Let $\Sigma_1 , \Sigma_2$ be alphabets. Let $L\subseteq \Sigma_1^*$ be a regular language, and let $ h:\Sigma_1^* \rightarrow \Sigma_2^* $ be a homomorphism.

Proof $h(L)$ is regular.

I have written a proof using induction over the number of operands in the regular expression $r$ such that $L = L(r)$, that there exists a regular expression $r'$ such that $L(r') = h(L)$.

I divided it to three cases:

  1. $r=r_1 \cup r_2$

  2. $ r= r_1r_2$

  3. $ r =r_1^*$

Since functions union might not always be a function (i.e $f(1)=1$, $g(1) =2$ $\rightarrow f\cup g$ not a function) I would like to get your opinion for the union case, to verify I didn't do anything wrong there - especially in lines $5,6,7$:

  1. $w\in h(L) \Leftrightarrow w = h(\sigma_1 \dots \sigma_n)\in h(L) \wedge \sigma_1 \dots \sigma_n \in L \Leftrightarrow $
  2. $\sigma_1 \dots \sigma_n \in L(r_1 \cup r_2) \Leftrightarrow $
  3. $\sigma_1 \dots \sigma_n \in L(r_1) \cup L(r_2) \Leftrightarrow $
  4. $\sigma_1 \dots \sigma_n \in L(r_1) \vee \sigma_1 \dots \sigma_n\in L(r_2) \Leftrightarrow $
  5. $h(\sigma_1 \dots \sigma_n) \in h(L(r_1)) \vee h(\sigma_1 \dots \sigma_n) \in h(L(r_2)) \Leftrightarrow $
  6. $h(\sigma_1 \dots \sigma_n) \in h(L(r_1)) \cup h(L(r_2)) \Leftrightarrow $

Now, using the induction hypothesis, since $r_1$ and $r_2$ has less operands,

  1. $h(\sigma_1 \dots \sigma_n) \in L(r_1') \cup L(r_2') \Leftrightarrow $
  2. $w \in L(r_1' \cup r_2') $

Is this a valid proof for this case?

  • $\begingroup$ We discourage "please check whether my answer is correct" questions, as only "yes/no" answers are possible, which won't help you or future visitors. See here and here. Can you edit your post to ask about a specific conceptual issue you're uncertain about? As a rule of thumb, a good conceptual question should be useful even to someone who isn't looking at the problem you happen to be working on. If you just need someone to check your work, you might seek out a friend, classmate, or teacher. $\endgroup$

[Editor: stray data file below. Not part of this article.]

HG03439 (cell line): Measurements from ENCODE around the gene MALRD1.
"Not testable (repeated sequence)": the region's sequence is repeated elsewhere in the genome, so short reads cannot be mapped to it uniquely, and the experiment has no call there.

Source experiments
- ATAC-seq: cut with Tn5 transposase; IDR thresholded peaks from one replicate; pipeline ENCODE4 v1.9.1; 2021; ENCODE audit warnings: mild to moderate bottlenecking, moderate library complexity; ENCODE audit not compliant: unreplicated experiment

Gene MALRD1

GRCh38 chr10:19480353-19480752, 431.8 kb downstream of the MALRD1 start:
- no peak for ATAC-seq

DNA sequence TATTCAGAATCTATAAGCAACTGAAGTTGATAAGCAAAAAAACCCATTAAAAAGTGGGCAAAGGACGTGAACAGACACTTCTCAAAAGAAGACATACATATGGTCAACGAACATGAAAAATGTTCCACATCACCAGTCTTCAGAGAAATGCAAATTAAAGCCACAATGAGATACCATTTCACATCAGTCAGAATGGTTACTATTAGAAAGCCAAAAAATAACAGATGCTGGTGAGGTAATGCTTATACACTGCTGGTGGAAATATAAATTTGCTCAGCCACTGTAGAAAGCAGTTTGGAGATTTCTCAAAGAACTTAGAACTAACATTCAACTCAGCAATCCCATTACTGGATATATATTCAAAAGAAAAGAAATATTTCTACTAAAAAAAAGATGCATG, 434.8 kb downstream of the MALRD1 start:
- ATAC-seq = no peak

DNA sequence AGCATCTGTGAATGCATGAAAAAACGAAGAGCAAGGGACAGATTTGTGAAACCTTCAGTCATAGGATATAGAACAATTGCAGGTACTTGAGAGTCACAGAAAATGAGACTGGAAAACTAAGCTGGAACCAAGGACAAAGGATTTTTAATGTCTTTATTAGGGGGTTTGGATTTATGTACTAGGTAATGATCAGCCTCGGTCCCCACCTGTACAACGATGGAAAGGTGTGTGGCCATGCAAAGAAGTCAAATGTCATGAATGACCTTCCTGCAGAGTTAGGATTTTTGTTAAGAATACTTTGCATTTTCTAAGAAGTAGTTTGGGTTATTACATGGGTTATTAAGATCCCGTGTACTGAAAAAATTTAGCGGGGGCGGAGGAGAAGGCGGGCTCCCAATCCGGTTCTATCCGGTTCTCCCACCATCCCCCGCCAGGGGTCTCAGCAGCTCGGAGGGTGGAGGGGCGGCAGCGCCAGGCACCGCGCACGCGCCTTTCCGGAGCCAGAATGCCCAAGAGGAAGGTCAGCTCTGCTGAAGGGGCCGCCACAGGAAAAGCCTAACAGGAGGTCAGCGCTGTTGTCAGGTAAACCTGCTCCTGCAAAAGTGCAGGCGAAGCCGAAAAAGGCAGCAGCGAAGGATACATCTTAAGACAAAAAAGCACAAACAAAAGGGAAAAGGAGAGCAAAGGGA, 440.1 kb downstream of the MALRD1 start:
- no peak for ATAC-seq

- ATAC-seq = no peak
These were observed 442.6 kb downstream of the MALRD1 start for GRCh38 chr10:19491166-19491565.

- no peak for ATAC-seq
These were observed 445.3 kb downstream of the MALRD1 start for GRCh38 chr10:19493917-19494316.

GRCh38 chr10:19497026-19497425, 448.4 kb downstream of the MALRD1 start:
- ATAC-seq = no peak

– D.W.
    Apr 25, 2021 at 22:06
  • $\begingroup$ Wasn't aware of that, Edited to ask on a specific issue. Thanks. $\endgroup$
    – SaharCo
    Apr 26, 2021 at 6:27

1 Answer 1


This proof looks correct. You can shorten it a bit (it doesn't need to be so descriptive), and you would get the following proof:

$h(L)=h(L(r_1\cup r_2))=h(L(r_1)\cup L(r_2)) = h(L(r_1))\cup h(L(r_2)) = L(r'_1)\cup L(r'_2)=L(r'_1\cup r'_2)$

Where the transition $h(L(r_1)\cup L(r_2)) = h(L(r_1)) \cup h(L(r_2))$ can be shown for any function $h$ (not necessarily a homeomorphism!).

  • 1
    $\begingroup$ better safe than sorry :) thanks for the answer! $\endgroup$
    – SaharCo
    Apr 25, 2021 at 14:46

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